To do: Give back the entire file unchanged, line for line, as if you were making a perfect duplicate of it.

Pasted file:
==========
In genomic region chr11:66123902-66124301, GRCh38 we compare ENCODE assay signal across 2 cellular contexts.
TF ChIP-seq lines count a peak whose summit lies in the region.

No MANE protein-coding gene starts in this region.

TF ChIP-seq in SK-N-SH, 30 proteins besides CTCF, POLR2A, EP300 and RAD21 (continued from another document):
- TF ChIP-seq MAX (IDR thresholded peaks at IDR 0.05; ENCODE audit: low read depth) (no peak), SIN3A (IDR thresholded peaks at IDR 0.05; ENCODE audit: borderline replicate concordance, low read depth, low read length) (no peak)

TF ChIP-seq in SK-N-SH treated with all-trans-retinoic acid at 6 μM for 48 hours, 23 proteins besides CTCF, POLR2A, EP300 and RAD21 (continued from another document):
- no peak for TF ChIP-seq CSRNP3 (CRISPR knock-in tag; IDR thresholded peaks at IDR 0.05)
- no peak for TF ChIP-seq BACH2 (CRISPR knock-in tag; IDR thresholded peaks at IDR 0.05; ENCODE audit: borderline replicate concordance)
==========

In genomic region chr11:66123902-66124301, GRCh38 we compare ENCODE assay signal across 2 cellular contexts.
TF ChIP-seq lines count a peak whose summit lies in the region.

No MANE protein-coding gene starts in this region.

TF ChIP-seq in SK-N-SH, 30 proteins besides CTCF, POLR2A, EP300 and RAD21 (continued from another document):
- TF ChIP-seq MAX (IDR thresholded peaks at IDR 0.05; ENCODE audit: low read depth) (no peak), SIN3A (IDR thresholded peaks at IDR 0.05; ENCODE audit: borderline replicate concordance, low read depth, low read length) (no peak)

TF ChIP-seq in SK-N-SH treated with all-trans-retinoic acid at 6 μM for 48 hours, 23 proteins besides CTCF, POLR2A, EP300 and RAD21 (continued from another document):
- no peak for TF ChIP-seq CSRNP3 (CRISPR knock-in tag; IDR thresholded peaks at IDR 0.05)
- no peak for TF ChIP-seq BACH2 (CRISPR knock-in tag; IDR thresholded peaks at IDR 0.05; ENCODE audit: borderline replicate concordance)